Elevated cardiac troponin levels do not predict adverse outcomes in hospitalized patients without clinical manifestations of acute coronary syndromes

Eddy Barasch, Vinod Kaushik, Richa Gupta, Pinky Ronen, Beth Hartwell

Research output: Contribution to journalArticle

19 Scopus citations


The prognostic significance of elevated cardiac troponin levels (CTL) in hospitalized patients with no other evidence of myocardial ischemia or injury is largely unknown. Fifty patients (mean age 61 ± 15 years, 15 women) out of 580 consecutive hospitalized patients were selected based on normal CK-MB and at least 3-fold increase of CTL. The medical charts of these patients were reviewed and a 1-year follow-up was performed. The most frequent admission diagnoses were exacerbation of congestive heart failure (22%), stroke (20%) followed by respiratory failure (6%), cirrhosis (6%), gastrointestinal bleeding (6%), end-stage renal disease (4%), atrial fibrillation (4%) and metastatic malignancies (4%). Abnormal CTL prompted a cardiology consult in 48% of patients, an echocardiogram in 44%, myocardial perfusion study in 10% and coronary angiography in 1 patient. Of 21 deaths, only 1 was related to an acute coronary event. The measurement of CTL in patients without definite clinical or electrocardiographic evidence of myocardial ischemia and with a wide spectrum of clinical diagnoses does not predict in-hospital and at 1 year cardiovascular complications and/or cardiac death. Copyright (C) 2000 S. Karger AG, Basel.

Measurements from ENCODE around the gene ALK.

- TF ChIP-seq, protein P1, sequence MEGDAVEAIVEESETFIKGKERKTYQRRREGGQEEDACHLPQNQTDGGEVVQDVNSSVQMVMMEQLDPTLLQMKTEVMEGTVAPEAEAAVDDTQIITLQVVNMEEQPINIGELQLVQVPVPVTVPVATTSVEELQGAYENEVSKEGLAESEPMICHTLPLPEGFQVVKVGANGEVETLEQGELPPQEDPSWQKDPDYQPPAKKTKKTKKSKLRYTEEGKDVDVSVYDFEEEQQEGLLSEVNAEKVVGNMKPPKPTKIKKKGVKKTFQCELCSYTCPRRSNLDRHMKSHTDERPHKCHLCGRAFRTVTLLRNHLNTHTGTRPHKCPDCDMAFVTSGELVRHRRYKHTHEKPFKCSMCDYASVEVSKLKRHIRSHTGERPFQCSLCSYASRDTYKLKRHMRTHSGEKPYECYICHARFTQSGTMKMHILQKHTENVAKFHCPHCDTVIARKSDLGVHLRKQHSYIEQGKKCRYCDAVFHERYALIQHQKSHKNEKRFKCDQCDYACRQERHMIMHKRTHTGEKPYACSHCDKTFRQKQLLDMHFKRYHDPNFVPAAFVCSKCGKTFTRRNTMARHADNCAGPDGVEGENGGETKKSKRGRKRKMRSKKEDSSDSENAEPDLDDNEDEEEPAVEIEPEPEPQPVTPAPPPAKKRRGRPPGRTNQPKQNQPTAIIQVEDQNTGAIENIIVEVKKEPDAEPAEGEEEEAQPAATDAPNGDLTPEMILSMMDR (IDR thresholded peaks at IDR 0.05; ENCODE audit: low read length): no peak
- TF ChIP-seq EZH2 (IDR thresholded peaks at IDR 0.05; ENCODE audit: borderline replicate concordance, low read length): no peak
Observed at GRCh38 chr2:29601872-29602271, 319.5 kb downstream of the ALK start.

Original languageEnglish (US)
Pages (from-to)1-6
Number of pages6
Issue number1-2
StatePublished - 2000
Externally publishedYes



  • Cardiac
  • Prognostic value
  • Troponins

ASJC Scopus subject areas

  • Cardiology and Cardiovascular Medicine

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